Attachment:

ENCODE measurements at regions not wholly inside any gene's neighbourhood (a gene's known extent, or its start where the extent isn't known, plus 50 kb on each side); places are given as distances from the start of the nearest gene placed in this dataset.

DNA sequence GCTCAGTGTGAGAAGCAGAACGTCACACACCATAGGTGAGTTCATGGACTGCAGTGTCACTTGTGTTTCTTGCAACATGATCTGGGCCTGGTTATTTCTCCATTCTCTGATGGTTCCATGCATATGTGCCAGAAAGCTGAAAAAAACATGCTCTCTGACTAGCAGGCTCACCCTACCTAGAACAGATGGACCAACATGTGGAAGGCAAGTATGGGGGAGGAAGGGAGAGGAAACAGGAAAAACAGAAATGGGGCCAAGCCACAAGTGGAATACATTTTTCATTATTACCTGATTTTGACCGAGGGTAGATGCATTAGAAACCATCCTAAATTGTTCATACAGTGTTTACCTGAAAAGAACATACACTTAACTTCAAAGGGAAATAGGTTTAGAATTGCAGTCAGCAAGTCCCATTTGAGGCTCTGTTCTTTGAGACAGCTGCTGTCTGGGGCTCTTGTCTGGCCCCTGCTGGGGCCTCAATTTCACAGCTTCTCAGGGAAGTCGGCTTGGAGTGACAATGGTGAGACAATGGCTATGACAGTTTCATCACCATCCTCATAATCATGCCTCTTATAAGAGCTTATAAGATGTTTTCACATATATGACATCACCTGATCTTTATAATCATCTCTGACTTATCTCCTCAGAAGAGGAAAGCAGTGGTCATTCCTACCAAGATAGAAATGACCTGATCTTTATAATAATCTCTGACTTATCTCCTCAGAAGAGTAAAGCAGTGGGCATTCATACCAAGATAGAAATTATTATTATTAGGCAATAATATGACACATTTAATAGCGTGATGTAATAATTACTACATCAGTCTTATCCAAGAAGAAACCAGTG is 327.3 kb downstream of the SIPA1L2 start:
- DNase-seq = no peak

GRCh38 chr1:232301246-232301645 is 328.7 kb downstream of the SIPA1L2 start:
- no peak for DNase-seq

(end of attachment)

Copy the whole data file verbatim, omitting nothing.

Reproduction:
ENCODE measurements at regions not wholly inside any gene's neighbourhood (a gene's known extent, or its start where the extent isn't known, plus 50 kb on each side); places are given as distances from the start of the nearest gene placed in this dataset.

DNA sequence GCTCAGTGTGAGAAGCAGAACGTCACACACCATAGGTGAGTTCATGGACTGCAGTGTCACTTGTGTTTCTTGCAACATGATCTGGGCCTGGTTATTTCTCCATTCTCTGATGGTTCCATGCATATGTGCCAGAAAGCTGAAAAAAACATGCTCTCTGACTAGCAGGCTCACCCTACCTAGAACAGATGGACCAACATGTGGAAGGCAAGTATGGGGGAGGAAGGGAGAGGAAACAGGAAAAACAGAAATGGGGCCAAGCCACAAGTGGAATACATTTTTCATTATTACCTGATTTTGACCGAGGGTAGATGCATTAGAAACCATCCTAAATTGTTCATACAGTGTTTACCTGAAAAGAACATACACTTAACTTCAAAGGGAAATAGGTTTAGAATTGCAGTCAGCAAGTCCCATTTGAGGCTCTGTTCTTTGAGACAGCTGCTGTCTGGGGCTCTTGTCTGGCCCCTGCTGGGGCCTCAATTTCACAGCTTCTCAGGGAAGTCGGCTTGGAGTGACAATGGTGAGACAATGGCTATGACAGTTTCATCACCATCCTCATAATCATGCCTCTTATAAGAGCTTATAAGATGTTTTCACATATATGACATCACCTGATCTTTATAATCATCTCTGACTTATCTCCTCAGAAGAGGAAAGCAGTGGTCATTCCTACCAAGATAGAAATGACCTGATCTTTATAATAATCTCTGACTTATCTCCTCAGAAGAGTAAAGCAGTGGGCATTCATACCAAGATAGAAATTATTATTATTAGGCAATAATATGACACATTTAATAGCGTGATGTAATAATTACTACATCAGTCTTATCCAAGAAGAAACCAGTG is 327.3 kb downstream of the SIPA1L2 start:
- DNase-seq = no peak

GRCh38 chr1:232301246-232301645 is 328.7 kb downstream of the SIPA1L2 start:
- no peak for DNase-seq